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So sad for the people of Gaza

I haven’t written a blog in a long time but the recent attack on Gaza has moved me to write. During the last attack in 2009, I was angry, furious at the slaughter of hundreds of people of Gaza trapped in a tiny slip of land without any protection. So I participated in an occupation of Jewish women of the Israeli consulate. As you will see from the video I was furious and ready for action. This time my feeling is more sadness.

The last few years have filled me with hope that a resolution would come. The Arab Spring, the growing protests in Israel against the economic policies of Netanyahu and above all the growing non-violent protests in the West Bank. Hope that the people’s of the Middle East who have so much in common would find a solution to the violence and hatred. So today I feel sad that we are back to choosing sides in a lopsided so-called war. As you have heard many other places, this is not a war. This is a terror attack by one of the most powerful military forces in the world against an almost defenseless peoples.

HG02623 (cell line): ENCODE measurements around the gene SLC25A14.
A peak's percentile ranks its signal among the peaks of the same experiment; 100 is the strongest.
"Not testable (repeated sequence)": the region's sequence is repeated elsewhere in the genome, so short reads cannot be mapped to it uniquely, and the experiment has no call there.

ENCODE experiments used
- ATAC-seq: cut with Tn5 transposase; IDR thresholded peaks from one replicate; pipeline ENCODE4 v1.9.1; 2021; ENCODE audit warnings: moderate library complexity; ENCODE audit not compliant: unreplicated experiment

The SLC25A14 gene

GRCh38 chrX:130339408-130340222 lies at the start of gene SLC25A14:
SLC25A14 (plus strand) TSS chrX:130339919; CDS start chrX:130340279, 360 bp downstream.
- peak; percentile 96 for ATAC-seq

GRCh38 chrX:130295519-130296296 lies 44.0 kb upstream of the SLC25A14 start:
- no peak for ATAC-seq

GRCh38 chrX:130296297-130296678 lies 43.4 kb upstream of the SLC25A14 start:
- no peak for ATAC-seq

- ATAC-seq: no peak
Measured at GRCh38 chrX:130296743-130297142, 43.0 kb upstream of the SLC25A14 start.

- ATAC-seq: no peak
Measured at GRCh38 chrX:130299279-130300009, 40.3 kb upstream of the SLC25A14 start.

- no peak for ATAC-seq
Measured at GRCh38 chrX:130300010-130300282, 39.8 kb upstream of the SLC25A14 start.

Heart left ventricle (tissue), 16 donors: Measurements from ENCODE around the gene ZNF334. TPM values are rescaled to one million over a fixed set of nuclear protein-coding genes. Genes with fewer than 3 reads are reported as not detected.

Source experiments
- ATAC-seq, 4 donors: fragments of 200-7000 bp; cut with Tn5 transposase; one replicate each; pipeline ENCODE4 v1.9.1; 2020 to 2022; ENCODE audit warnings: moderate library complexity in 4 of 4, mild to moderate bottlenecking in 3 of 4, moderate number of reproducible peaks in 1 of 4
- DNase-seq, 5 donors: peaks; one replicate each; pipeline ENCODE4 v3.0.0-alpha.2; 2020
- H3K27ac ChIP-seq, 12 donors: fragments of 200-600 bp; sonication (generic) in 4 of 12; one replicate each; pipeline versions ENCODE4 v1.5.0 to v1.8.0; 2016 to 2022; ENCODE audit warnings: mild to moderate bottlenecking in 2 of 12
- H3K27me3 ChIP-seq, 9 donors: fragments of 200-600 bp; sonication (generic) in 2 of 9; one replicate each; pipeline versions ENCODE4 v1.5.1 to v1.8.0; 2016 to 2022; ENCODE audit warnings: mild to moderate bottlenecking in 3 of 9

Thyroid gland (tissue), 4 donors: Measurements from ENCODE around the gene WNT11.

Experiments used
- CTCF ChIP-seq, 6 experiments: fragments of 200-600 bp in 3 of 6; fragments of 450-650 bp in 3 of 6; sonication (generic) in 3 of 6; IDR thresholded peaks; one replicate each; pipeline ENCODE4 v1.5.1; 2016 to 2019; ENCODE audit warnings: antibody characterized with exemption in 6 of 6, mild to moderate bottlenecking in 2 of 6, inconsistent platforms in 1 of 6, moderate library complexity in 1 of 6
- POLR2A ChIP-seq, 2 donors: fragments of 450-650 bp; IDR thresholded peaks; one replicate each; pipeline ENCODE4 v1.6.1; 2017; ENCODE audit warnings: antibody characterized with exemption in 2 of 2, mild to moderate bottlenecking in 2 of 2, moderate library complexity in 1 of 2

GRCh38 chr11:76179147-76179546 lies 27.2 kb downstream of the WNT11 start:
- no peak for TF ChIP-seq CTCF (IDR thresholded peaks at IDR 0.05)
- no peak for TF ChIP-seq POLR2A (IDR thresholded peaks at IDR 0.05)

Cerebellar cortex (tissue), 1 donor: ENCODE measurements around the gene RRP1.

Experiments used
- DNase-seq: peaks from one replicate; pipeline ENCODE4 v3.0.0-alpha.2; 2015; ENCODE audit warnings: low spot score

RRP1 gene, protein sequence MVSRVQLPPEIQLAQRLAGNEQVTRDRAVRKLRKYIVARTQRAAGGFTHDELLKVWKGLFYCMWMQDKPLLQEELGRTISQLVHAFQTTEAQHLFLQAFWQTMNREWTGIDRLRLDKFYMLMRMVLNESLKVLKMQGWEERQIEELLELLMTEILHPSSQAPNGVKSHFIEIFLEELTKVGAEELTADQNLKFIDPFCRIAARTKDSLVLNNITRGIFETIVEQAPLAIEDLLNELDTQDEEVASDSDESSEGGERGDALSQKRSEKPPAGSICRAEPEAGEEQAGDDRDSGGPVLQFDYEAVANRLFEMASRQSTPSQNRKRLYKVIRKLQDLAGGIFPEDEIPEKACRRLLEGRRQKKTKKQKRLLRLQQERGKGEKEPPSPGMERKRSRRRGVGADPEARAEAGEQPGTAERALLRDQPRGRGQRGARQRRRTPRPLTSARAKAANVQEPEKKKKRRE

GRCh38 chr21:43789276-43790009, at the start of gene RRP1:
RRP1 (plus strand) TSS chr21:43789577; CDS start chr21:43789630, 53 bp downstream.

Perhaps you can understand the situation better by hearing from some of the people I interviewed while I was there in 2002. It was the time of suicide bombings. The terrible fear of suicide bombings was the excuse Israel gave then for it’s blockade of Gaza and checkpoints soon to be a wall between Israel and the West bank. The suicide bombings declined by 2005. The most stunning interview was with the cousin of a suicide bomber. “We need alternatives,” he said, “but until then we have to fight back.”

The other was the story of friends in Ramallah who try to protect their children from the terror around them so they won’t hate. I called it Ramallah Revelations. We went to Gaza too. I visited with Palestinian feminists there who said they were as afraid of the growing strength of Hamas as they were of Israel. Hamas is growing, they told me because they provide basic social services, which the Israeli blockade had made very difficult. Even then, entering Gaza was like entering a penatentiary. I can’t even imagine how much worse it is now.

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Judy Rebick, author, former publisher of rabble.ca

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